Tag Archives: nothing special

Yoga Sutras of Patanjali 1.16

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The ultimate renunciation is when one transcends the qualities of nature and perceives the soul.

Indifference to the subtlest elements, constituent principles, or qualities themselves, achieved through a knowledge of the nature of pure consciousness, is called supreme non-attachment

That highest non-interest occurs when there is
freedom from desire for the features of material nature and thorough awareness of the spiritual person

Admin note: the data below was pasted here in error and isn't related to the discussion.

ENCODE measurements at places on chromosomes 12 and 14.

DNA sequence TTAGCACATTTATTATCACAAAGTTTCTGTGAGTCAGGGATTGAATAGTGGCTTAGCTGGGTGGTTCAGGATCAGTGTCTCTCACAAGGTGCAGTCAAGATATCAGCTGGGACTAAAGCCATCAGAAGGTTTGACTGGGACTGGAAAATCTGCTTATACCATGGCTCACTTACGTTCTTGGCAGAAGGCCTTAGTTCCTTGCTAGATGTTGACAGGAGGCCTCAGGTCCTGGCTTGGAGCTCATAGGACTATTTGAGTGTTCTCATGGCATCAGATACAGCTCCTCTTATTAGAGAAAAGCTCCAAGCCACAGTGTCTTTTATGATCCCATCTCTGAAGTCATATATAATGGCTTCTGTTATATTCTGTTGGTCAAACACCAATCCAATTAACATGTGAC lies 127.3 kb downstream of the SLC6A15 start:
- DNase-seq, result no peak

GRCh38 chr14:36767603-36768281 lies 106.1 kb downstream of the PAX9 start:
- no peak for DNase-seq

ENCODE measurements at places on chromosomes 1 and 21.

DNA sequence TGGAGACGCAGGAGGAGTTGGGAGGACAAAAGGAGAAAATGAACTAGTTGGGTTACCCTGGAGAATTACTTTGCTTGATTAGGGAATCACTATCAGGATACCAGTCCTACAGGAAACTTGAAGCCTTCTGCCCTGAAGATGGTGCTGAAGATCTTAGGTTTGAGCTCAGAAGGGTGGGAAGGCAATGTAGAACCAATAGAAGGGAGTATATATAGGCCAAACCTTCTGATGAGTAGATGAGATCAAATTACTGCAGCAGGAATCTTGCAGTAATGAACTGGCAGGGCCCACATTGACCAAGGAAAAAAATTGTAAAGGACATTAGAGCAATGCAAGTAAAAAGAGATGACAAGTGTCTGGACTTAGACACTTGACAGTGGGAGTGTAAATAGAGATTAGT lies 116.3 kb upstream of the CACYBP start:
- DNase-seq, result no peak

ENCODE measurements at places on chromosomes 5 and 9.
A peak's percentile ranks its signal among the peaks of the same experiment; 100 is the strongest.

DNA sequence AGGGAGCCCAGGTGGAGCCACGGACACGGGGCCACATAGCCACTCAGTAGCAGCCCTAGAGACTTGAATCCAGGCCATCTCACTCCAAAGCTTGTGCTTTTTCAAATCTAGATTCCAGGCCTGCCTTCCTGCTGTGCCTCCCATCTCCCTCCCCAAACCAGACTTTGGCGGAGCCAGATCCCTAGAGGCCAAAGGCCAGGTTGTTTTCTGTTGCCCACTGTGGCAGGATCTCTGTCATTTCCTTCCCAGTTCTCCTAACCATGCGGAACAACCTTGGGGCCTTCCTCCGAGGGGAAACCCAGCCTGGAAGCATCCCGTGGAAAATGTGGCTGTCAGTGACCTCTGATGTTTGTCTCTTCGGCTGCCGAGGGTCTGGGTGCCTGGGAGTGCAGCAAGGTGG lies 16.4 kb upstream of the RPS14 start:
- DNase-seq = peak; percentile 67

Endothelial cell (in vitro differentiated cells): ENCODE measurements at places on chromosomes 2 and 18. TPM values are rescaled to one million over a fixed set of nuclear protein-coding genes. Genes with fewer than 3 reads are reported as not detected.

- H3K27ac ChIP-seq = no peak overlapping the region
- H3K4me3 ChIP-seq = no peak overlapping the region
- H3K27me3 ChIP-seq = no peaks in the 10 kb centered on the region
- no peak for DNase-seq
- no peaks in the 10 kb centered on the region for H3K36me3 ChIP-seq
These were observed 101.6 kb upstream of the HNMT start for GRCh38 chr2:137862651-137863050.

This sutra is saying that the ultimate detachment comes from indifference to the gunas, or qualities of nature. There are three gunassattvas (creation), rajas (preservation), and  tamas (destruction)I take this to mean that once we are aware of the constant flux of life and nature, and learn to be indifferent towards it, then we achieve detachment and can see things as they really are.

However, this sutra does not give any guidance on how to obtain this detachment, it does not give us any practical help yet on how to do this. Surely the answer is through meditation though?